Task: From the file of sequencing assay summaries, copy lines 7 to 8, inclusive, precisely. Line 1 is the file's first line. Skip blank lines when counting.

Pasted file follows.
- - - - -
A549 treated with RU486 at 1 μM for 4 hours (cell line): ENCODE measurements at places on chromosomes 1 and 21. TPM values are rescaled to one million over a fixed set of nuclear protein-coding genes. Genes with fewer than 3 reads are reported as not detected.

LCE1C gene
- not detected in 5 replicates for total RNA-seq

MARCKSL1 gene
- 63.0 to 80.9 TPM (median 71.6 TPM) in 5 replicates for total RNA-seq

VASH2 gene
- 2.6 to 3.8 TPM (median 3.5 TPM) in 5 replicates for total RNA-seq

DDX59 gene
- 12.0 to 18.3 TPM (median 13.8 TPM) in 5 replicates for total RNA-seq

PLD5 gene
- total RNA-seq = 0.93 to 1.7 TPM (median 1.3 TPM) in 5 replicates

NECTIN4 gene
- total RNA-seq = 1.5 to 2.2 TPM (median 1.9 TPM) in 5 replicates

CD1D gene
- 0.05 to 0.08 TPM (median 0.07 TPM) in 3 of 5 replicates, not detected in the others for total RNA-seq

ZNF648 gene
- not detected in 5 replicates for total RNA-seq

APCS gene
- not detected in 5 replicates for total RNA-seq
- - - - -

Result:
- 2.6 to 3.8 TPM (median 3.5 TPM) in 5 replicates for total RNA-seq

DDX59 gene